Here is a blog post that struck a note with me – reminding me of myself in my mid-20s when I decided to come home. I still carry a bit of the urge to backpack forever, but I value that “state of affairs  where we can find familiar comforts” (see quotation below).

In “Passing up Paradise in Colombia”, Luke Armstrong  asks “Can a backpack be your home?He writes…

“I could do it, I thought, I could leave the world behind and stay here. This thought was accompanied by the simultaneous realization that I would not actually do it. It was the very fact that this would all soon end that was giving the thought of staying a wistful value. At some point we all long for home. Home not as a place, but as a state of affairs where we can find familiar comforts and the intersecting lives of loved ones.

Everyone with a lot of time logged on the road has run into those travelers who went further than the mere contemplation of not going home. Travelers who turned month-long trips into lifetimes… Home is wherever my feet are planted, their mantra rings out on beaches and in bars.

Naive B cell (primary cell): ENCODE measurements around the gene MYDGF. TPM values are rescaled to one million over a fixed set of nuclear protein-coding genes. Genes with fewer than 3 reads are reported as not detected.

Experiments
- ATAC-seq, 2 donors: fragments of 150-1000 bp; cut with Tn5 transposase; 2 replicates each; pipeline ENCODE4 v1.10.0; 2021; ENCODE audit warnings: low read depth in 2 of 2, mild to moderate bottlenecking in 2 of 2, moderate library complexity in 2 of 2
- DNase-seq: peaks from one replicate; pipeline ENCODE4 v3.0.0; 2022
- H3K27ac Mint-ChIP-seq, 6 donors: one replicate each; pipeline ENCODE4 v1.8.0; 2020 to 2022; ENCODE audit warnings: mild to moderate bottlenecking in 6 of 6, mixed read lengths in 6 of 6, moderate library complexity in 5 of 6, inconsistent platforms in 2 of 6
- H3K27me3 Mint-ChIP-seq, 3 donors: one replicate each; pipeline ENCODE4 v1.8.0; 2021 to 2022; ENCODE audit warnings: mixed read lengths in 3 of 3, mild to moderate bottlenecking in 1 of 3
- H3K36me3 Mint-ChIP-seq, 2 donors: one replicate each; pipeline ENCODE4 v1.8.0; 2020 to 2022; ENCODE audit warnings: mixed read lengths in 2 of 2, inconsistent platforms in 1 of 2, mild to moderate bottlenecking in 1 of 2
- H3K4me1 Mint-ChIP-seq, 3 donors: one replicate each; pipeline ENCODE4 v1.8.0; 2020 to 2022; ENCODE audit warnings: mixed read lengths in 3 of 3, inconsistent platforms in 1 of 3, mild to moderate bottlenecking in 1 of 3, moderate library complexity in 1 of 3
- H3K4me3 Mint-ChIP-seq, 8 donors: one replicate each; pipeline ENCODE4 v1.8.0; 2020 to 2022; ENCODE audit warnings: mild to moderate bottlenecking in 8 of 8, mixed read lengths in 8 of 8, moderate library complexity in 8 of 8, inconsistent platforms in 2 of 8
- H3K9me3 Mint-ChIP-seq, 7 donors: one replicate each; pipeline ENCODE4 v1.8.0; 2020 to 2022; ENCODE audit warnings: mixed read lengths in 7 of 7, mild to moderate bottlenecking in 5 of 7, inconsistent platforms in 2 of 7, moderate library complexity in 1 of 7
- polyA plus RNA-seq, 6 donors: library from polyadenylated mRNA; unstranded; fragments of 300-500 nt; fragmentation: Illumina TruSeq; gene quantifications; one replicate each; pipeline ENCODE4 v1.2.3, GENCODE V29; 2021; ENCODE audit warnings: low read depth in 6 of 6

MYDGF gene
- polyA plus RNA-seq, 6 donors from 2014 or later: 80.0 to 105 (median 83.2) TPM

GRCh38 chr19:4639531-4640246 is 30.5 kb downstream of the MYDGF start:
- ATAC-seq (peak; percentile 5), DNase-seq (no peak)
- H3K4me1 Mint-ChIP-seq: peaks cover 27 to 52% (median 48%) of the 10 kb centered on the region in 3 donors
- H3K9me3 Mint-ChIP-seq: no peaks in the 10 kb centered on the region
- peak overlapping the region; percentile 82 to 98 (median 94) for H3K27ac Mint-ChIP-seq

… when the party ends and everyone goes home they are left to wander dark streets flanked by windows where no one has left a light on for them.”

Here I am, many years later, comfy in my home but still fascinated by those travelers and wondered what if…

So who wants to check out Uruguay and Chile with me?!  Apparently I’ll need to pay special attention to my opera wear in Montevideo. I don’t think my mink will fit in my backpack, but I can try.